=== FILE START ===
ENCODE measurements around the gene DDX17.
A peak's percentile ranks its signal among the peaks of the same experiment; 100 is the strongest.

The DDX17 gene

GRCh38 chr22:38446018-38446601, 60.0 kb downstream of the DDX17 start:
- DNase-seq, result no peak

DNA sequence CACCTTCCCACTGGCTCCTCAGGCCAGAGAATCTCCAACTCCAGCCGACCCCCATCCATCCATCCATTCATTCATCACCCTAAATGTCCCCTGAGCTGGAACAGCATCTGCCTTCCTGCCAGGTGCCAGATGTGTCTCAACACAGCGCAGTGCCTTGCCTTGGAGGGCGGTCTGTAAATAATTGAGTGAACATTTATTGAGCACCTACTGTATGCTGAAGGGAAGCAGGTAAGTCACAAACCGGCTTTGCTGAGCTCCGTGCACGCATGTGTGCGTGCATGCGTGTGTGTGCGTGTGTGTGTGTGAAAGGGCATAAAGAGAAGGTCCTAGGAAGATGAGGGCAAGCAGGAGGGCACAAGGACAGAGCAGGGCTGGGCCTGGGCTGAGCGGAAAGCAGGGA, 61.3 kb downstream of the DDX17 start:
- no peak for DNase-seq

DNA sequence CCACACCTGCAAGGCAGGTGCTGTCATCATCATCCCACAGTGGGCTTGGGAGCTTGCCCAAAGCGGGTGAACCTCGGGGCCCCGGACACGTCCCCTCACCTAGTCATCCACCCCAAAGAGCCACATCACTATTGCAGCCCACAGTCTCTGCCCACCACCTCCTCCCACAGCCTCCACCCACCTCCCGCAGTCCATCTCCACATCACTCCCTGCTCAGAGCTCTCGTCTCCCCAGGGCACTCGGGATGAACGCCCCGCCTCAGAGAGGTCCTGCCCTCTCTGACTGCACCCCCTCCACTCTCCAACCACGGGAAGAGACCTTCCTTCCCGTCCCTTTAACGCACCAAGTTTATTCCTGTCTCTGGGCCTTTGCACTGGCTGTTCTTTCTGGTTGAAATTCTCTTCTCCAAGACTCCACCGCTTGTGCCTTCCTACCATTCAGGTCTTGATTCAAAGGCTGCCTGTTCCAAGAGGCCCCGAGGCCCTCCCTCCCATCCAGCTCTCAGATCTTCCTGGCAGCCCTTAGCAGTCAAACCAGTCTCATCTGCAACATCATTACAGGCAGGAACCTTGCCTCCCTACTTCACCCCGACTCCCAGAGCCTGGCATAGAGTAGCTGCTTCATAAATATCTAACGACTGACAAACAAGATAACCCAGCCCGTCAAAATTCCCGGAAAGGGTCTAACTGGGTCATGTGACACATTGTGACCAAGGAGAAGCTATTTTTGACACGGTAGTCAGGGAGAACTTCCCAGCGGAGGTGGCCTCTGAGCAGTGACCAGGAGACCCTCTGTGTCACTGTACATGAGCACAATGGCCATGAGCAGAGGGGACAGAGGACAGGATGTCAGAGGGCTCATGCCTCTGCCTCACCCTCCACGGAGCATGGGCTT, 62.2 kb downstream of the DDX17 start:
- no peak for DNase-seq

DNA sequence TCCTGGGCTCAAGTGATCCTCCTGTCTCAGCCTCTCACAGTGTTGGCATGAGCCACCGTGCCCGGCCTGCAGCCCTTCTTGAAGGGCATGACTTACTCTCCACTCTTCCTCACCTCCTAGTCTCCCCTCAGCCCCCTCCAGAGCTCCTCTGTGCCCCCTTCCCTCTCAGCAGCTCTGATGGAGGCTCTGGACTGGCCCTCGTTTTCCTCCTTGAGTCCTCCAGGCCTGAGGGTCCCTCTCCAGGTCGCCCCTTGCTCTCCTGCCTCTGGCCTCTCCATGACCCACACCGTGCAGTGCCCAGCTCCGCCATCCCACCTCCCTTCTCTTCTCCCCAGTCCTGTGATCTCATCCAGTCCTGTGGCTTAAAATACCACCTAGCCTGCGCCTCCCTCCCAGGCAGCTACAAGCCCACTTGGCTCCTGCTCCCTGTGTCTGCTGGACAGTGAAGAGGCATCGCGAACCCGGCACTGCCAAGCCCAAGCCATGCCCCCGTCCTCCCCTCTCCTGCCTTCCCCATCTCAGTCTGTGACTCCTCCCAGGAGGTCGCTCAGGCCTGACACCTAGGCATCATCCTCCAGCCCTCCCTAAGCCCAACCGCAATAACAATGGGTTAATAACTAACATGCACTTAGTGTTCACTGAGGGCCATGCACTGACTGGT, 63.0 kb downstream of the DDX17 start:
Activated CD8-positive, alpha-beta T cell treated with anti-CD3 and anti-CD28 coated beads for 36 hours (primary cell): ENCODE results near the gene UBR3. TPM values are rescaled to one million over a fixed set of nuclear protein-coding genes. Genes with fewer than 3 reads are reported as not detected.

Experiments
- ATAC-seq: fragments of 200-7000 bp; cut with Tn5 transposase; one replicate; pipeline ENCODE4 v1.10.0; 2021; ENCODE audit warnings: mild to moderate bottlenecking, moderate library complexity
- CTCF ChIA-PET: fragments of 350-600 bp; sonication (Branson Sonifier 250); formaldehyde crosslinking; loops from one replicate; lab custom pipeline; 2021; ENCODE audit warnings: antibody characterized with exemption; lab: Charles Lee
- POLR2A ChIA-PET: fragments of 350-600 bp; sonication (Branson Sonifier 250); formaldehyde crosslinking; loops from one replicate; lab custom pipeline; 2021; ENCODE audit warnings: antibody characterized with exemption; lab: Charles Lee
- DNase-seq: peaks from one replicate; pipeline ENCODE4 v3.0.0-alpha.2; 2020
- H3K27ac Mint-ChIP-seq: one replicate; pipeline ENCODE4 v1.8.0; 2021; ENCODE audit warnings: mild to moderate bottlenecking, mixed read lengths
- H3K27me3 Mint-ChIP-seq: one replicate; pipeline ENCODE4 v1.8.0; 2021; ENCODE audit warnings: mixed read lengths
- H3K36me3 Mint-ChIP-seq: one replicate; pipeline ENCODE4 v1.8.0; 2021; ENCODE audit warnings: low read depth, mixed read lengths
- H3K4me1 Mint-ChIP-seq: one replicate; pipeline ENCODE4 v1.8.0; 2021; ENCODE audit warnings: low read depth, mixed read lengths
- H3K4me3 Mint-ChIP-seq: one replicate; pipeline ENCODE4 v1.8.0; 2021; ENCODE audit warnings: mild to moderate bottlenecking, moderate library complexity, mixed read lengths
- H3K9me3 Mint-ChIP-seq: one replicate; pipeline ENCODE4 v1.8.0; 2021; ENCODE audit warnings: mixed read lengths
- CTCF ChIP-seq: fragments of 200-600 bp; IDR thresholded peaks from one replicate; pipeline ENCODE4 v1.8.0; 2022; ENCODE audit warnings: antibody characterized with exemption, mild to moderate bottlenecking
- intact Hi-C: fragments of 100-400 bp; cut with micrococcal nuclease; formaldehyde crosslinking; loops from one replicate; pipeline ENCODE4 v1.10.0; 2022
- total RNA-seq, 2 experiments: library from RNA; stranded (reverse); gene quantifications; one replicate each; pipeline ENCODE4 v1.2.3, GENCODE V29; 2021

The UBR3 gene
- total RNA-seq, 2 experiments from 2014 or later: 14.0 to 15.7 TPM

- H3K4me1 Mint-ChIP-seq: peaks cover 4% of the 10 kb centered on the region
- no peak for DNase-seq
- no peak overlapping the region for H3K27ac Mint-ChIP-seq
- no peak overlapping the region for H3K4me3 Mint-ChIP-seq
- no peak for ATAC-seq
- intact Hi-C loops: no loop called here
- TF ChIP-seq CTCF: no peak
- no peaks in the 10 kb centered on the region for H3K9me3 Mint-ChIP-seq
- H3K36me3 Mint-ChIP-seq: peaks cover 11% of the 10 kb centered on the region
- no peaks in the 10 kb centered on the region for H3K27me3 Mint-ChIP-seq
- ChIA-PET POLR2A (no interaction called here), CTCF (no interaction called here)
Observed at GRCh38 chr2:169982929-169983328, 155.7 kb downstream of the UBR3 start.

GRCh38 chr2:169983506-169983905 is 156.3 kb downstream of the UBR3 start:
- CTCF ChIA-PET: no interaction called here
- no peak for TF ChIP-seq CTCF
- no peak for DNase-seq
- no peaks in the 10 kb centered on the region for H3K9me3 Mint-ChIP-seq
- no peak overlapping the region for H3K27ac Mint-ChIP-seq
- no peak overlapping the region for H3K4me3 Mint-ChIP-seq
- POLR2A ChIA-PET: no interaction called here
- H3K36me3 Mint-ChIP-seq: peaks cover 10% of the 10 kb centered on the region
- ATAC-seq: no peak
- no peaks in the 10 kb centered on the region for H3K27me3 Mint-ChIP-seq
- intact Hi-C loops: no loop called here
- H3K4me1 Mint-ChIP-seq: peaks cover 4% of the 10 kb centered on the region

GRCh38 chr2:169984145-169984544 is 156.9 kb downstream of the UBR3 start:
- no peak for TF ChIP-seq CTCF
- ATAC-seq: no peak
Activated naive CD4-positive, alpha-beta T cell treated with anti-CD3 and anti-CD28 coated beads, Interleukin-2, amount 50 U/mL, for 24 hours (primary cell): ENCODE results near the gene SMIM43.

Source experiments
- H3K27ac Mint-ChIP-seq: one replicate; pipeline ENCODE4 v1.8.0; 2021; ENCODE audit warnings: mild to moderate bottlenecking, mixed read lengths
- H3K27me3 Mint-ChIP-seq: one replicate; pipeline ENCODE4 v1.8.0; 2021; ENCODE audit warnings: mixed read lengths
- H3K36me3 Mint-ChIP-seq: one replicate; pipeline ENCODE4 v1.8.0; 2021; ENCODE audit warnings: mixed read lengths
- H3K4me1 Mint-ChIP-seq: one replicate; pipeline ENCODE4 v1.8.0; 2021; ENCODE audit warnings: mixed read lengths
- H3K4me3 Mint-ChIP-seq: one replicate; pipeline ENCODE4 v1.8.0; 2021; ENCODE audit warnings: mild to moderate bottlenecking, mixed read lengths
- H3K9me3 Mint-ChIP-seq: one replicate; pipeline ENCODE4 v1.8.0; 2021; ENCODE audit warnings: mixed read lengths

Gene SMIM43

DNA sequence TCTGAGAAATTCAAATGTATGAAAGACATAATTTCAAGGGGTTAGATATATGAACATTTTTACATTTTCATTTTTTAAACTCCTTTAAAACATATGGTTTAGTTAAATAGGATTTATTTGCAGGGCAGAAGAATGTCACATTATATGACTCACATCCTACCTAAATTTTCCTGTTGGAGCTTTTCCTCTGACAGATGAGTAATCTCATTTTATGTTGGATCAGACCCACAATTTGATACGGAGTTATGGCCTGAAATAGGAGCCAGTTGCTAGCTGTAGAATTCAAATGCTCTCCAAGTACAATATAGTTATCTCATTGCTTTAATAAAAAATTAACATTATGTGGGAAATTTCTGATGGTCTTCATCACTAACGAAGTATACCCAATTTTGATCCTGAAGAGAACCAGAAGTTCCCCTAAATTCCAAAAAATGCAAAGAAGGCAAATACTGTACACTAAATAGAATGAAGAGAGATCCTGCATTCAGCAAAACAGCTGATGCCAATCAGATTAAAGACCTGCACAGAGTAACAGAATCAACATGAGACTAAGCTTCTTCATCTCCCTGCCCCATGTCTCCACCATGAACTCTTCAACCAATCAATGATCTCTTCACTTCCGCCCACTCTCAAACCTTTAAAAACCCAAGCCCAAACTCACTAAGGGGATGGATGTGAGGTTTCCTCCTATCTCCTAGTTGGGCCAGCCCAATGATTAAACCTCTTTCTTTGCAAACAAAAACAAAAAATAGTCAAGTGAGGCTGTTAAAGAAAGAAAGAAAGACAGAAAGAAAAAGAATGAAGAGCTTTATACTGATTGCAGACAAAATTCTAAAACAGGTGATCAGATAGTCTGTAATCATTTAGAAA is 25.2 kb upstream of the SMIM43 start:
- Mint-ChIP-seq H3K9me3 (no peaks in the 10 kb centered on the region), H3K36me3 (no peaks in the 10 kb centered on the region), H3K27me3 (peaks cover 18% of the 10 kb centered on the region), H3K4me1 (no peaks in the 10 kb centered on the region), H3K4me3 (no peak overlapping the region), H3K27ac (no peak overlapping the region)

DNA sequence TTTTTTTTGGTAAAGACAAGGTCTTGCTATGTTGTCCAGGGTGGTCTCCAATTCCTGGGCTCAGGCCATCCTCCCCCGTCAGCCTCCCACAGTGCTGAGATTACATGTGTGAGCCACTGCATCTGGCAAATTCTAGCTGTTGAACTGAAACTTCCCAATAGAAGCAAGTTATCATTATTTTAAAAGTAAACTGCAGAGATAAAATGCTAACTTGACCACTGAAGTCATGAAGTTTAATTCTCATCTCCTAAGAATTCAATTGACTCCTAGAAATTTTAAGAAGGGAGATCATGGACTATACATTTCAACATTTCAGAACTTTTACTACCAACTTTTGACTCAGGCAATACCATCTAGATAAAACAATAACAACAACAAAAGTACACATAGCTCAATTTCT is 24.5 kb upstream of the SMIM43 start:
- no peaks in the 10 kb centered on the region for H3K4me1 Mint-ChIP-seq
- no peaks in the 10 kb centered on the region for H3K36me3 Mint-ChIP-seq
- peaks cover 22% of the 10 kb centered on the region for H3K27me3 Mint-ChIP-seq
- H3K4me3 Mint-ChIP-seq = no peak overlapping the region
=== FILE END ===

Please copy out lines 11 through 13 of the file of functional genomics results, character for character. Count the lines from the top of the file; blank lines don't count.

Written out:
Activated CD8-positive, alpha-beta T cell treated with anti-CD3 and anti-CD28 coated beads for 36 hours (primary cell): ENCODE results near the gene UBR3. TPM values are rescaled to one million over a fixed set of nuclear protein-coding genes. Genes with fewer than 3 reads are reported as not detected.

Experiments
- ATAC-seq: fragments of 200-7000 bp; cut with Tn5 transposase; one replicate; pipeline ENCODE4 v1.10.0; 2021; ENCODE audit warnings: mild to moderate bottlenecking, moderate library complexity